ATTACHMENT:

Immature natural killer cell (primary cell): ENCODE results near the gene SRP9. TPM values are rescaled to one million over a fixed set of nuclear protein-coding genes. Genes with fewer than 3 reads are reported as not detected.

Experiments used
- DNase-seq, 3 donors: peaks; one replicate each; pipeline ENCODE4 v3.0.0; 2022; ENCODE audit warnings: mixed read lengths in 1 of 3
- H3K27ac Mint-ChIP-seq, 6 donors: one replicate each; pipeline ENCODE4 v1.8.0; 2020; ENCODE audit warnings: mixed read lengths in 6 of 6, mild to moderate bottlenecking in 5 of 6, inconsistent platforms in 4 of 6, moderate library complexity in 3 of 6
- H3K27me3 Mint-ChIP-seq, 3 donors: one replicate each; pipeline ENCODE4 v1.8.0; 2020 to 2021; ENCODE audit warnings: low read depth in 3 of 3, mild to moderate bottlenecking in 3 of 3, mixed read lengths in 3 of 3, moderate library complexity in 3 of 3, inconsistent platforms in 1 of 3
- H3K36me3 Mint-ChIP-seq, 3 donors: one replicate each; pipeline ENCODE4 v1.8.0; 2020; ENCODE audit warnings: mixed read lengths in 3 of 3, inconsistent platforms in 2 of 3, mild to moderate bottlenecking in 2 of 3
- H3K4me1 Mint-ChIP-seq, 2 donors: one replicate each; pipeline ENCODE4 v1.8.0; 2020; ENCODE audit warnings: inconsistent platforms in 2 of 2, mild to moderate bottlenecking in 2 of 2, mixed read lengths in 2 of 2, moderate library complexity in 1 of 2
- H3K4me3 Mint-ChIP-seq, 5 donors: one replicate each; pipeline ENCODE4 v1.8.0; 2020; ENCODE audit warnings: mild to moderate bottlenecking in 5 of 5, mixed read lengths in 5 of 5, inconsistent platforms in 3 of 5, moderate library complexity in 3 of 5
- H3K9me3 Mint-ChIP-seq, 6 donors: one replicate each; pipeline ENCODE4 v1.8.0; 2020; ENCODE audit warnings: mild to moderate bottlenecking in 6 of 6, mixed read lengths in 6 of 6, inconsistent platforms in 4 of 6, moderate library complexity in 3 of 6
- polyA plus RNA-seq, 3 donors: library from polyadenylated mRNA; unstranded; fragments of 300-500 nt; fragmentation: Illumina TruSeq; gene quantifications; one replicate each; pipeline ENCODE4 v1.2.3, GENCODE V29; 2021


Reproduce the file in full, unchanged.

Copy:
Immature natural killer cell (primary cell): ENCODE results near the gene SRP9. TPM values are rescaled to one million over a fixed set of nuclear protein-coding genes. Genes with fewer than 3 reads are reported as not detected.

Experiments used
- DNase-seq, 3 donors: peaks; one replicate each; pipeline ENCODE4 v3.0.0; 2022; ENCODE audit warnings: mixed read lengths in 1 of 3
- H3K27ac Mint-ChIP-seq, 6 donors: one replicate each; pipeline ENCODE4 v1.8.0; 2020; ENCODE audit warnings: mixed read lengths in 6 of 6, mild to moderate bottlenecking in 5 of 6, inconsistent platforms in 4 of 6, moderate library complexity in 3 of 6
- H3K27me3 Mint-ChIP-seq, 3 donors: one replicate each; pipeline ENCODE4 v1.8.0; 2020 to 2021; ENCODE audit warnings: low read depth in 3 of 3, mild to moderate bottlenecking in 3 of 3, mixed read lengths in 3 of 3, moderate library complexity in 3 of 3, inconsistent platforms in 1 of 3
- H3K36me3 Mint-ChIP-seq, 3 donors: one replicate each; pipeline ENCODE4 v1.8.0; 2020; ENCODE audit warnings: mixed read lengths in 3 of 3, inconsistent platforms in 2 of 3, mild to moderate bottlenecking in 2 of 3
- H3K4me1 Mint-ChIP-seq, 2 donors: one replicate each; pipeline ENCODE4 v1.8.0; 2020; ENCODE audit warnings: inconsistent platforms in 2 of 2, mild to moderate bottlenecking in 2 of 2, mixed read lengths in 2 of 2, moderate library complexity in 1 of 2
- H3K4me3 Mint-ChIP-seq, 5 donors: one replicate each; pipeline ENCODE4 v1.8.0; 2020; ENCODE audit warnings: mild to moderate bottlenecking in 5 of 5, mixed read lengths in 5 of 5, inconsistent platforms in 3 of 5, moderate library complexity in 3 of 5
- H3K9me3 Mint-ChIP-seq, 6 donors: one replicate each; pipeline ENCODE4 v1.8.0; 2020; ENCODE audit warnings: mild to moderate bottlenecking in 6 of 6, mixed read lengths in 6 of 6, inconsistent platforms in 4 of 6, moderate library complexity in 3 of 6
- polyA plus RNA-seq, 3 donors: library from polyadenylated mRNA; unstranded; fragments of 300-500 nt; fragmentation: Illumina TruSeq; gene quantifications; one replicate each; pipeline ENCODE4 v1.2.3, GENCODE V29; 2021